Bethune-Cookman University violated standards of academic freedom and due process -- and the institution's own procedures -- in dismissing seven faculty members, according to a report released Friday by the American Association of University Professors.
The ostensible reasons for the dismissals vary, and include allegations of sexual harassment, failure to have an appropriate degree, and the need for the university to save money. The professors affected include some with tenure and some who had taught for many years without tenure. In theory, the various reasons cited by Bethune-Cookman could be legitimate reasons for a college to take action against faculty members, even those with tenure. But the AAUP investigation found two patterns across the various cases: a lack of due process and an apparent correlation between opposing the senior administration (in particular, the president, Trudie Kibbe Reed) and losing a job.
Consider the cases involving sexual harassment allegations (which covered four of the professors). While the four faculty members were dismissed, they were never given (despite requests consistent with the university's requirements) any details about the accusations, including who made them and what was alleged, the association found. Further, its report said that hearings were not held in ways consistent with the faculty handbook. The university told the association that the allegations were made on the basis of student surveys -- and that since they weren't based on a specific student complaint, normal due process rights weren't necessary. (The AAUP rejected that logic, suggesting that if faculty members are going to lose their jobs, due process is needed.)
Similar procedural issues were raised about other dismissals. For instance, the faculty member deemed not to have enough graduate credit had provided the university with evidence that he did have the credit, and the faculty members who lost their jobs due to financial difficulties were dismissed without the university declaring "financial exigency," typically a requirement for such dismissals.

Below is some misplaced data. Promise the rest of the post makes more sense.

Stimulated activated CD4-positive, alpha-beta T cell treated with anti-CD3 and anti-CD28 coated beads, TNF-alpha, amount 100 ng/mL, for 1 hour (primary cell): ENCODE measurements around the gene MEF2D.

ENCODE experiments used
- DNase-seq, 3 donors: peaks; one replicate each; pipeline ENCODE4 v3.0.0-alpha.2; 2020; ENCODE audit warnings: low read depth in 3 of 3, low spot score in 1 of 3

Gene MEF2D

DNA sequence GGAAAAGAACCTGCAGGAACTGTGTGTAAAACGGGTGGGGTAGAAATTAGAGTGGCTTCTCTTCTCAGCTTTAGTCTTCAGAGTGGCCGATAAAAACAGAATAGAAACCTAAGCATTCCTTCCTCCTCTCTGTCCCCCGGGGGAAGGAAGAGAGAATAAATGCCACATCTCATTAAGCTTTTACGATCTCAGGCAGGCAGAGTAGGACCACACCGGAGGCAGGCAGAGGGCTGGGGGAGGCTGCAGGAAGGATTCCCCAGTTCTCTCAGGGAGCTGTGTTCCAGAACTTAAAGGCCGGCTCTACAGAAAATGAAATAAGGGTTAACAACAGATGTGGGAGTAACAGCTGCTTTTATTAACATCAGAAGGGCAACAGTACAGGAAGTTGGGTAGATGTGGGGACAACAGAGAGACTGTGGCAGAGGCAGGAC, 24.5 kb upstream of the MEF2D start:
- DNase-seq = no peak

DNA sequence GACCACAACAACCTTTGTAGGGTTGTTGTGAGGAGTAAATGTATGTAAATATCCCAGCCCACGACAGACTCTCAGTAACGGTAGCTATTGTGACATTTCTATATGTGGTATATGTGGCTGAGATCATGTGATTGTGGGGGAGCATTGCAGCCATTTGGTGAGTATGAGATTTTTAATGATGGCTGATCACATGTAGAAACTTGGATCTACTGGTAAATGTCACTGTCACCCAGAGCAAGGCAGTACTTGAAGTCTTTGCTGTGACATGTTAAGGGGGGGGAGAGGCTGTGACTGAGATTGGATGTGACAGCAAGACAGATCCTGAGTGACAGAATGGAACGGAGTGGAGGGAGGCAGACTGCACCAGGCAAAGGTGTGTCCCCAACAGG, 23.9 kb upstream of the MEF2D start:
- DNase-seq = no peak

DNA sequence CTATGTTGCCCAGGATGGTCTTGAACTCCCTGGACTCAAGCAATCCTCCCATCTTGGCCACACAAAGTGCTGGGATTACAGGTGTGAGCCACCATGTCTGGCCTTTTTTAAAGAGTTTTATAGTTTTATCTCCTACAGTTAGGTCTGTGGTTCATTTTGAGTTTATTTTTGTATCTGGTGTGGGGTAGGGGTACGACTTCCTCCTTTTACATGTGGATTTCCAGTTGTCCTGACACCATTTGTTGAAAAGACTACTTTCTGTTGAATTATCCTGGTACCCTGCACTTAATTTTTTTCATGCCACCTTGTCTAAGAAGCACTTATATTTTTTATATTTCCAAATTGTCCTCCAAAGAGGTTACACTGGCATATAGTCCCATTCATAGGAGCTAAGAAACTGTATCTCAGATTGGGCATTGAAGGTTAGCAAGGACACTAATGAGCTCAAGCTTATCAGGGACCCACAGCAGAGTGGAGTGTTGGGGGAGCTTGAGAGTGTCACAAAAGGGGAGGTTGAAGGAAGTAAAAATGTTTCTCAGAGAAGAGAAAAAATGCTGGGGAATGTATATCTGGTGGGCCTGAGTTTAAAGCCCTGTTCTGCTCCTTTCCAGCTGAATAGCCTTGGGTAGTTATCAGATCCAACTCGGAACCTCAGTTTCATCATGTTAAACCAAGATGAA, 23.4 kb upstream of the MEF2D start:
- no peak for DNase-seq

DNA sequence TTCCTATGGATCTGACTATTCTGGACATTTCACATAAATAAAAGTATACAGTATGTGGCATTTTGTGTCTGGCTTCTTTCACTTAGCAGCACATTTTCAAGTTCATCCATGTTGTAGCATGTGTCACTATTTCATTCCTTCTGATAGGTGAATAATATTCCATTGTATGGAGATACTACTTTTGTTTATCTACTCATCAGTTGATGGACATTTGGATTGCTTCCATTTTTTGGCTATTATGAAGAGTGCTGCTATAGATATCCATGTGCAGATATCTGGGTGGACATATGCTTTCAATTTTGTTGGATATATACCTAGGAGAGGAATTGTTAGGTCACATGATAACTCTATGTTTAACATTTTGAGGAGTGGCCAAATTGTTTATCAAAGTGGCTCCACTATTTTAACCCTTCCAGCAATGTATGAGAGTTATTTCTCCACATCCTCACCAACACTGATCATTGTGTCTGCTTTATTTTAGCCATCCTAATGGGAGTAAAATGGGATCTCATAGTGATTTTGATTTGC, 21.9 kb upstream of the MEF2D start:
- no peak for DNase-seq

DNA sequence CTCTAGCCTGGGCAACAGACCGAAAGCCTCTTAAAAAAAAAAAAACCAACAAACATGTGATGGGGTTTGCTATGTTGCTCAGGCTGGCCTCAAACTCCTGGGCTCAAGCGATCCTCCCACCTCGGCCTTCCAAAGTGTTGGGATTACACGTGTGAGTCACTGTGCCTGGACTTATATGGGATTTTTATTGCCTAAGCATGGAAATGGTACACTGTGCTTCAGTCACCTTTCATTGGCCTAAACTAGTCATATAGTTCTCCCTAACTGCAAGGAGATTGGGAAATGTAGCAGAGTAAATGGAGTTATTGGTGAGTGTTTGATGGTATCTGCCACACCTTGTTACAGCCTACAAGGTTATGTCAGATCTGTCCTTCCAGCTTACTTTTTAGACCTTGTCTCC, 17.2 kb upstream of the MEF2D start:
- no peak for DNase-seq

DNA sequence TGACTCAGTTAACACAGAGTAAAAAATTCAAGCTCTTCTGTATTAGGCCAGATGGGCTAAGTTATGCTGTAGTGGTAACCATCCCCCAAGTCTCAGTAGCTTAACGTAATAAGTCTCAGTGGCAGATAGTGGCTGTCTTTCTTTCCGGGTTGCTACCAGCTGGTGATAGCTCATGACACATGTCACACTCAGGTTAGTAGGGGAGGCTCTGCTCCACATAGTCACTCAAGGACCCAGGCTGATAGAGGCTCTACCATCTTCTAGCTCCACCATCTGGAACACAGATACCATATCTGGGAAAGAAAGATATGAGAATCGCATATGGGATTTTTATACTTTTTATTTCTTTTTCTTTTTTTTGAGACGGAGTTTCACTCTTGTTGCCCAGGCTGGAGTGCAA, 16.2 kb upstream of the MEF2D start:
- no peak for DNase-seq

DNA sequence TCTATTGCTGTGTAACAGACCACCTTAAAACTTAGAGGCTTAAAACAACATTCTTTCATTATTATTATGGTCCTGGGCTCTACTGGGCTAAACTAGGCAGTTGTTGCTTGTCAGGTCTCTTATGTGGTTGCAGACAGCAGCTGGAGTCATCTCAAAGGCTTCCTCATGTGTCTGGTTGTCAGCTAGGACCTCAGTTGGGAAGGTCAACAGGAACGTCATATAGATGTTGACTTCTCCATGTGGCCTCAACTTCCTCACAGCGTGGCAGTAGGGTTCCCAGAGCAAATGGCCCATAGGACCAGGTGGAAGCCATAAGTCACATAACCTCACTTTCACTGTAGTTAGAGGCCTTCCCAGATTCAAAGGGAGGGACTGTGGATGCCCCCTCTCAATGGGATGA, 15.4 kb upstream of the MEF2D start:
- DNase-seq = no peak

Further, the association found that shortly after ending the employment of those professors, the university created new positions that were quite similar to the ones held by the professors, and didn't offer them their jobs back -- again suggesting a reason other than financial crisis for getting rid of these faculty members.
Based on interviews conducted at the college, the association found a broad problem related to faculty-administrative relations beyond the dismissals.
"A pervasive atmosphere currently exists at Bethune-Cookman University in which the administration supports favorites and ignores or punishes those who fall out of favor or who question, contend or appeal," the report says. "No adequate mechanism or procedure exists for the impartial or balanced hearing of grievances. In instances critical to the protection of academic freedom and tenure, the university has no published procedures, and where it does, the administration has often failed to follow them.... The resulting climate of doubt leaves faculty members wondering which claims or rumors to believe and what might happen to them if they are not careful."
A response to the report from a lawyer for Bethune-Cookman said that the association was "clearly predisposed to cast Dr. Reed in a negative light," and added that the association had relied too much on the allegations of professors who lost their jobs. Further, the lawyer's statement said, the association had failed to consider evidence that showed the president's "commitment to faculty governance, integrity and accountability."
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